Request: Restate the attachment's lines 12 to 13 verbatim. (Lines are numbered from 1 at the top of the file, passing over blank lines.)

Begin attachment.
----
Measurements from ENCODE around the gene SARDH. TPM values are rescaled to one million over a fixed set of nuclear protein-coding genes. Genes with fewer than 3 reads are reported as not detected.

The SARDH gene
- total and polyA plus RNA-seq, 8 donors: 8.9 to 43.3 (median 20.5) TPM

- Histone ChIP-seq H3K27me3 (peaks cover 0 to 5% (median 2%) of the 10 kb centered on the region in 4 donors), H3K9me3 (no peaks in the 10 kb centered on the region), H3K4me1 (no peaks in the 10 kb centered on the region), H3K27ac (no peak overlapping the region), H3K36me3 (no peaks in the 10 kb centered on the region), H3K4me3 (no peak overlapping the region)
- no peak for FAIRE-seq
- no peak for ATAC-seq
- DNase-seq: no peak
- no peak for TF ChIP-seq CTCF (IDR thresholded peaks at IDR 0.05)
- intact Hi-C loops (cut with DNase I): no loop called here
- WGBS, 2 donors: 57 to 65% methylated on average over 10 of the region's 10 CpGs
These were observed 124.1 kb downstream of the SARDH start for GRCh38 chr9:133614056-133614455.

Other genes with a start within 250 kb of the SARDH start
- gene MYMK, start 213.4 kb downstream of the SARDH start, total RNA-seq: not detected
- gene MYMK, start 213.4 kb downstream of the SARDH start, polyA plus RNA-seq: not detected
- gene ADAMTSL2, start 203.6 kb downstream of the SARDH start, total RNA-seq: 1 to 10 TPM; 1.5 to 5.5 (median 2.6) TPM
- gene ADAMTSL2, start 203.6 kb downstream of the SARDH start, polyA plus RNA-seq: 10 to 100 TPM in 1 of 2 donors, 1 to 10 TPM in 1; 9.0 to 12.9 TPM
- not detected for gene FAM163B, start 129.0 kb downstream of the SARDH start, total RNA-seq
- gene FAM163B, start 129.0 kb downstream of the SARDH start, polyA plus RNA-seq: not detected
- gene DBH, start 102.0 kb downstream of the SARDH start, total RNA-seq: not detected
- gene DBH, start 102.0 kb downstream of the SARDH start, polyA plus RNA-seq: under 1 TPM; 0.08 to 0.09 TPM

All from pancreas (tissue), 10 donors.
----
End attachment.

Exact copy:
Other genes with a start within 250 kb of the SARDH start
- gene MYMK, start 213.4 kb downstream of the SARDH start, total RNA-seq: not detected